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What is comparative fault and how does it affect my personal injury case?

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Understanding Comparative Fault in Personal Injury Cases

Comparative fault is a legal concept that can come into play in personal injury cases when the plaintiff may have played a role in causing the accident or injury that is the subject of the lawsuit.

In states that follow a comparative fault system, the damages awarded to the plaintiff may be reduced by the percentage of fault attributed to the plaintiff. For example, if the plaintiff is found to be 25% at fault for the accident, their damages may be reduced by 25%.

There are two main types of comparative fault systems: pure comparative fault and modified comparative fault. Under a pure comparative fault system, the plaintiff can recover damages even if they are found to be more at fault than the defendant. Under a modified comparative fault system, the plaintiff may be barred from recovering damages if they are found to be more at fault than the defendant.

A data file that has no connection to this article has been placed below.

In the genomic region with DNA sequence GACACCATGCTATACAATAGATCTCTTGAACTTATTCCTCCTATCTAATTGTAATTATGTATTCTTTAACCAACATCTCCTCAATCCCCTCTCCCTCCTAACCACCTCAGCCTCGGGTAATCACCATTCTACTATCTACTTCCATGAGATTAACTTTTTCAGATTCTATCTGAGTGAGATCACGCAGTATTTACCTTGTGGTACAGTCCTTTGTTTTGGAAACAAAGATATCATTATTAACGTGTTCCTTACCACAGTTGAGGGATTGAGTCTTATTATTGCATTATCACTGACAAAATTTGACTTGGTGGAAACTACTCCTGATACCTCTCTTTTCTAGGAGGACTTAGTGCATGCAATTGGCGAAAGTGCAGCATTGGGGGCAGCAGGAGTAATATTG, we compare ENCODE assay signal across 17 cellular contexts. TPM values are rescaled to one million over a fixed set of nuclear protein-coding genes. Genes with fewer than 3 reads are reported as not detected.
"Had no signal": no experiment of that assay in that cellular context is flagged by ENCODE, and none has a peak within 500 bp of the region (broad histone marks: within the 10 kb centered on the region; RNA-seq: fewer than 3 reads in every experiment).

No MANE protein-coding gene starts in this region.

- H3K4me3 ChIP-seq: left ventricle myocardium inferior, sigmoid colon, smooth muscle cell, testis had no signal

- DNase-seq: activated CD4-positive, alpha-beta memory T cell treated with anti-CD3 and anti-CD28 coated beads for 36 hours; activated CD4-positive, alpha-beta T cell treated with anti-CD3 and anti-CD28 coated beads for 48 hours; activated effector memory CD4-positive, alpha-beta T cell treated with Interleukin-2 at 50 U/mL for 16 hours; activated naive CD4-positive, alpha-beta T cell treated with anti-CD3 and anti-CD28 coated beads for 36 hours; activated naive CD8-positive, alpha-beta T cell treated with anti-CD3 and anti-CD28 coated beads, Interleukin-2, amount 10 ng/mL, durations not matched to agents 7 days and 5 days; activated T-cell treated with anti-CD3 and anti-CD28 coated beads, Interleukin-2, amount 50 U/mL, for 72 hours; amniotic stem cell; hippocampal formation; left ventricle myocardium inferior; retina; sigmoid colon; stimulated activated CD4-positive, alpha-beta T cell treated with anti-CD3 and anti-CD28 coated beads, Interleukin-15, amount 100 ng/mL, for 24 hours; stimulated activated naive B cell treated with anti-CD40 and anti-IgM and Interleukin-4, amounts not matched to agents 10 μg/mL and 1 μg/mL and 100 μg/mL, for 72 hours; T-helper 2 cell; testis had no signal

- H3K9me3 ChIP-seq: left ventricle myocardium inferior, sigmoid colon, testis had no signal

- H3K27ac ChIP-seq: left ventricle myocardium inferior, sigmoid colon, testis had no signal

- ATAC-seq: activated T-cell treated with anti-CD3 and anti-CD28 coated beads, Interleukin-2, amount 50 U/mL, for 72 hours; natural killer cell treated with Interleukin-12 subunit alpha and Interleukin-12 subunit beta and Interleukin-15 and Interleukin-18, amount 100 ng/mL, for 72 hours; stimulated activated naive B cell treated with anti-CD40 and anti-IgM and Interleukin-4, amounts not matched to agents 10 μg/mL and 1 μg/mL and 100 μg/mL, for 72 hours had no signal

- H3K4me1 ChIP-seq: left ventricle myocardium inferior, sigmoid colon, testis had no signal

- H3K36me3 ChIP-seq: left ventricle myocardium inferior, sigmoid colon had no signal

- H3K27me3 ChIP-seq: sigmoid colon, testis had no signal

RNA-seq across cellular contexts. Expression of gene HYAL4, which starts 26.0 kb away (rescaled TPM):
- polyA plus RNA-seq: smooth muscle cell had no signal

It is important to understand how comparative fault can affect your personal injury case, as it can have a significant impact on the damages you are able to recover. If you have been injured and are considering seeking compensation through a personal injury lawsuit, the experienced attorneys at Doucet Co., LPA can help you understand how comparative fault may impact your case and fight for the damages you are entitled to. Call us today at (888) 200-9824 for a free consultation.

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